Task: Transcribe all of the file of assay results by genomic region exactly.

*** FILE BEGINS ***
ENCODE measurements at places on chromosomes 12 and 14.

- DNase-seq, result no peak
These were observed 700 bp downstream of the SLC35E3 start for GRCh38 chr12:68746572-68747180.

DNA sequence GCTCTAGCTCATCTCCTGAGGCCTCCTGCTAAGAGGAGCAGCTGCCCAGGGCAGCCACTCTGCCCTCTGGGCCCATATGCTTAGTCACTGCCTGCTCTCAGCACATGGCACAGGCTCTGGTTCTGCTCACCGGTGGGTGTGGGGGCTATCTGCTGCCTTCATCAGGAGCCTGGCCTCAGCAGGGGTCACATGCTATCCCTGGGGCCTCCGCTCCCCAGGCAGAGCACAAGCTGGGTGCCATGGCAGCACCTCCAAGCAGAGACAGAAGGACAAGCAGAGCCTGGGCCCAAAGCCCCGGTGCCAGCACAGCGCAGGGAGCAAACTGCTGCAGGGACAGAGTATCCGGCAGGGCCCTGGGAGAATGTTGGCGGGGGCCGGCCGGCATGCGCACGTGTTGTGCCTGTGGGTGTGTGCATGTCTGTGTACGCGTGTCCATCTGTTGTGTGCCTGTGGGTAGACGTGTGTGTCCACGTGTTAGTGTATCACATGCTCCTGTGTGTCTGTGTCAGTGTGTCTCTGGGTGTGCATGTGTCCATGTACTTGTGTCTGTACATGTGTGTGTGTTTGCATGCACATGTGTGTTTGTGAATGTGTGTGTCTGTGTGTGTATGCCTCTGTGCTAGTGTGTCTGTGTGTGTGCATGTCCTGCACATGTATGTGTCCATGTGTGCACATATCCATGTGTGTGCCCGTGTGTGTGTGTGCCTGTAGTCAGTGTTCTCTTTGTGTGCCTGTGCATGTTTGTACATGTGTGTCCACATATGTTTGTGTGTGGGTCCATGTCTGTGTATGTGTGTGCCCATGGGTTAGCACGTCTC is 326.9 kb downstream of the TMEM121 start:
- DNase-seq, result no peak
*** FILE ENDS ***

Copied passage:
ENCODE measurements at places on chromosomes 12 and 14.

- DNase-seq, result no peak
These were observed 700 bp downstream of the SLC35E3 start for GRCh38 chr12:68746572-68747180.

DNA sequence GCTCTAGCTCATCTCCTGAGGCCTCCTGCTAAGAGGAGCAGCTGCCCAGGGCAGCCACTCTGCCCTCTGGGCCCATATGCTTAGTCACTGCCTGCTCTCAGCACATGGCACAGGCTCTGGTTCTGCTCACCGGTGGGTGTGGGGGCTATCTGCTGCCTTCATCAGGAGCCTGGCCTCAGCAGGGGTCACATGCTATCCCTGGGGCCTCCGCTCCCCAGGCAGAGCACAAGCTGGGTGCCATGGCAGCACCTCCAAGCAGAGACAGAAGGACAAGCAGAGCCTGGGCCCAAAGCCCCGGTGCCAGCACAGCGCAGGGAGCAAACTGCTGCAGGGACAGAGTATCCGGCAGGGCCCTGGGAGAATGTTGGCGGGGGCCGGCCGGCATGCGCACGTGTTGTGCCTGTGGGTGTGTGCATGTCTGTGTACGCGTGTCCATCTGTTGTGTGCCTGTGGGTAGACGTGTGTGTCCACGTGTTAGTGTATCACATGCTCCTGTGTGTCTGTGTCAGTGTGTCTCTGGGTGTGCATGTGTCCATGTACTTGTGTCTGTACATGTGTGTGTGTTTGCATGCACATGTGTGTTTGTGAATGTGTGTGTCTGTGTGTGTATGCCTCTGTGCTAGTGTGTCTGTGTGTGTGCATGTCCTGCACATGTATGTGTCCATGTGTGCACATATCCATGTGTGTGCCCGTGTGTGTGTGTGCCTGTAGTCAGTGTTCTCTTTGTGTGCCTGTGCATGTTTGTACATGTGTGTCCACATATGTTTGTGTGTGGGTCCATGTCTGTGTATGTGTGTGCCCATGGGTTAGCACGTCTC is 326.9 kb downstream of the TMEM121 start:
- DNase-seq, result no peak